Senator Schumer Helps Broadway Get A Break
U.S. Senator Charles Schumer (D-N.Y.) is pushing Congress to support a bill giving tax breaks to the Broadway theater industry. Schumer’s bill would give Broadway theater a huge financial boost under a change in the federal tax code.
His proposal, recently passed by the State Finance Committee, would allow 100 percent of any live theatre investment to be deducted up to $15 million per production. This type of tax incentive is currently granted to television and film projects, but has yet to reach live theater. Currently, theater investors must pay tax on income from shows that haven’t yet made it in the black. These risky investments deter investors from putting money into Broadway theatre when the fate of its success is so uncertain.
Schumer said the bill would benefit New York City and create thousands of jobs for actors and backstage workers. Additionally, the incentive would help the hotel, restaurant and taxi industries. In 2012-13, Broadway theatre contributed $11 billion to New York City’s economy.
Though the bill is focused on New York’s theatre district, its benefits spread throughout the entire nation. Since more than half of the people who attend Broadway productions attend them on the road, the tax break would benefit other cities that host Broadway theatre productions.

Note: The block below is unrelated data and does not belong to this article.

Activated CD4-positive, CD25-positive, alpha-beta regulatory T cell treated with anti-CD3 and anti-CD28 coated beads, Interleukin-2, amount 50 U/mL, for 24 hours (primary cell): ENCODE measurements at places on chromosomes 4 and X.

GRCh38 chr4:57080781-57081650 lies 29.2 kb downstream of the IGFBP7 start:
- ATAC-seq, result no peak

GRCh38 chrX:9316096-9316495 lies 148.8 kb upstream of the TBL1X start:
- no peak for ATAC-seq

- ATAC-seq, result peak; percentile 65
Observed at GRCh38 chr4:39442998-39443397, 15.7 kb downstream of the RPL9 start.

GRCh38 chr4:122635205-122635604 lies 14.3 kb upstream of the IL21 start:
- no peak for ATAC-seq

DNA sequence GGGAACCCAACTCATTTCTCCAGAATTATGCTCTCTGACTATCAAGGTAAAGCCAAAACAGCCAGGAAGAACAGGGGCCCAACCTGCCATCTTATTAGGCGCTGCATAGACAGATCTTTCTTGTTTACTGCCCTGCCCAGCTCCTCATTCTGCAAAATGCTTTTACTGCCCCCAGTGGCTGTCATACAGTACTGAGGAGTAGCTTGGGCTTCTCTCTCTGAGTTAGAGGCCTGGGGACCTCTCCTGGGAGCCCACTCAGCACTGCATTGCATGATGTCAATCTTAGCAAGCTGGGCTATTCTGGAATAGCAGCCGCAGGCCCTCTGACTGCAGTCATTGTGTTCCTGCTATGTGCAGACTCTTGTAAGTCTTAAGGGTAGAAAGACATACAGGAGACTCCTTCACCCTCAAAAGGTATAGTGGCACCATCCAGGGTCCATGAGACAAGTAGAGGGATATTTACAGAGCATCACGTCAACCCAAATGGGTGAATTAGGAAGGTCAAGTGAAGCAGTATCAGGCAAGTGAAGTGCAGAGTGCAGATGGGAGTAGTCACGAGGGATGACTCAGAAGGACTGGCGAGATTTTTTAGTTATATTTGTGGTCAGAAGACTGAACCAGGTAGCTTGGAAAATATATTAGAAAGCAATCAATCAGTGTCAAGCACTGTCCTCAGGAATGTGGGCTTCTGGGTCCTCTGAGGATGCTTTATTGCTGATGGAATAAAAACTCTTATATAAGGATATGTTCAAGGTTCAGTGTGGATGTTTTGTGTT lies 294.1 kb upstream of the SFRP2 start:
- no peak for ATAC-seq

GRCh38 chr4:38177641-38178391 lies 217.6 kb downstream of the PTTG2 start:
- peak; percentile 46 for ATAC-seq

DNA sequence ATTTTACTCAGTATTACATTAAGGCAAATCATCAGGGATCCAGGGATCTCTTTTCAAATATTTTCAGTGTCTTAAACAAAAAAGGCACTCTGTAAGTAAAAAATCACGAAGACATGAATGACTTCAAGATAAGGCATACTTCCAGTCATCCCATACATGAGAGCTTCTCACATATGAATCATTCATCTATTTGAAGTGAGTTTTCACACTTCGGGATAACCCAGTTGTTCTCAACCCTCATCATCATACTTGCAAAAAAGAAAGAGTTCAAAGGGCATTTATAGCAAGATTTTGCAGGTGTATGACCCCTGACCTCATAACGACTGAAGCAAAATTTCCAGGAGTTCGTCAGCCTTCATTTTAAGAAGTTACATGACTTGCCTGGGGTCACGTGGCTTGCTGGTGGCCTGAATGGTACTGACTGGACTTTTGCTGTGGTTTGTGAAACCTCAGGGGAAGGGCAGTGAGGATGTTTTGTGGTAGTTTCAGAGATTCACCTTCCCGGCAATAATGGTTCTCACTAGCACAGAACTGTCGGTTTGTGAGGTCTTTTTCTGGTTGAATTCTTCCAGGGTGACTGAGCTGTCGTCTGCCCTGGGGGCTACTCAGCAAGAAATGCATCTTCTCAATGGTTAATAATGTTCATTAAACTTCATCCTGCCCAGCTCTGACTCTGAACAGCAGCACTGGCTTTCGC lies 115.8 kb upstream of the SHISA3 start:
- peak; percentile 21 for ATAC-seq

According to Schumer, investors are shying away from New York theatre due to a lack of tax benefits. Film producer Harvey Weinstein said that similar tax breaks in the UK led his production company to invest in “Finding Neverland,” which originated in England in 2012. Weinstein said if there was more Broadway support, he would have considered the risk of taking his show to New York rather than the UK.
Schumer was accompanied by Broadway stars on Monday April 7 at a news conference where he announced the bill. Bryan Cranston, the “Breaking Bad” star who currently plays President Lyndon B. Johnson in the play “All the Way,” said that the tax change would allow theatre producers more chances on “story-telling that may be on the fringe but just may be incredibly important.”
Schumer expects the bill to be voted on by the Senate within a month and a half, and possibly have a vote in the House as early as this summer.